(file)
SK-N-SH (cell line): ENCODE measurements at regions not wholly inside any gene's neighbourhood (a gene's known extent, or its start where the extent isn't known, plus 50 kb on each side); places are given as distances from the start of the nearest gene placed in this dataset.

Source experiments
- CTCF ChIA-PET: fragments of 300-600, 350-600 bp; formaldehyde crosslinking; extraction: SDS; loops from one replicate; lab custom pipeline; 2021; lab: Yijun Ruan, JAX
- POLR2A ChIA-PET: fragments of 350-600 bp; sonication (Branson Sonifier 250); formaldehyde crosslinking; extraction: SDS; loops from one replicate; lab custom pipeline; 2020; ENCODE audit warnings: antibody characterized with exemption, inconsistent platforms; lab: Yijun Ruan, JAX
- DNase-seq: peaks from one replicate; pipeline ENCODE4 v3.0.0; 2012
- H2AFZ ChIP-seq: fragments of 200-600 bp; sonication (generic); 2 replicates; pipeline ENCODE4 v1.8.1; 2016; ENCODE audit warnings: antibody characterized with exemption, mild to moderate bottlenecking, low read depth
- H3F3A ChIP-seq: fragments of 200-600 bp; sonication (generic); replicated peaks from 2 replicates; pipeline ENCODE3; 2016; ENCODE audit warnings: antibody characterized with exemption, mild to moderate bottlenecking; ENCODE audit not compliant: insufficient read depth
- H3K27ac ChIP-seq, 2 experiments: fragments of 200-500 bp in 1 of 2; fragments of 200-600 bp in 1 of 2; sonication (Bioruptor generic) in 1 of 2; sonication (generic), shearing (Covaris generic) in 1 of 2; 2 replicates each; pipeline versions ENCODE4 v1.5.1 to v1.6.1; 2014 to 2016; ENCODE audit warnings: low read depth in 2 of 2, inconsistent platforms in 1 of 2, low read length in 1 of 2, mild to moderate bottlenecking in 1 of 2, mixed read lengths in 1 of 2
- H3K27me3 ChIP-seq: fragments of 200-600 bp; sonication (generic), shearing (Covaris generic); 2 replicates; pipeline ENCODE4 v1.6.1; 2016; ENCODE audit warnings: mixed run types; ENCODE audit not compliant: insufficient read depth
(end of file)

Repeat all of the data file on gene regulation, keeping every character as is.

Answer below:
SK-N-SH (cell line): ENCODE measurements at regions not wholly inside any gene's neighbourhood (a gene's known extent, or its start where the extent isn't known, plus 50 kb on each side); places are given as distances from the start of the nearest gene placed in this dataset.

Source experiments
- CTCF ChIA-PET: fragments of 300-600, 350-600 bp; formaldehyde crosslinking; extraction: SDS; loops from one replicate; lab custom pipeline; 2021; lab: Yijun Ruan, JAX
- POLR2A ChIA-PET: fragments of 350-600 bp; sonication (Branson Sonifier 250); formaldehyde crosslinking; extraction: SDS; loops from one replicate; lab custom pipeline; 2020; ENCODE audit warnings: antibody characterized with exemption, inconsistent platforms; lab: Yijun Ruan, JAX
- DNase-seq: peaks from one replicate; pipeline ENCODE4 v3.0.0; 2012
- H2AFZ ChIP-seq: fragments of 200-600 bp; sonication (generic); 2 replicates; pipeline ENCODE4 v1.8.1; 2016; ENCODE audit warnings: antibody characterized with exemption, mild to moderate bottlenecking, low read depth
- H3F3A ChIP-seq: fragments of 200-600 bp; sonication (generic); replicated peaks from 2 replicates; pipeline ENCODE3; 2016; ENCODE audit warnings: antibody characterized with exemption, mild to moderate bottlenecking; ENCODE audit not compliant: insufficient read depth
- H3K27ac ChIP-seq, 2 experiments: fragments of 200-500 bp in 1 of 2; fragments of 200-600 bp in 1 of 2; sonication (Bioruptor generic) in 1 of 2; sonication (generic), shearing (Covaris generic) in 1 of 2; 2 replicates each; pipeline versions ENCODE4 v1.5.1 to v1.6.1; 2014 to 2016; ENCODE audit warnings: low read depth in 2 of 2, inconsistent platforms in 1 of 2, low read length in 1 of 2, mild to moderate bottlenecking in 1 of 2, mixed read lengths in 1 of 2
- H3K27me3 ChIP-seq: fragments of 200-600 bp; sonication (generic), shearing (Covaris generic); 2 replicates; pipeline ENCODE4 v1.6.1; 2016; ENCODE audit warnings: mixed run types; ENCODE audit not compliant: insufficient read depth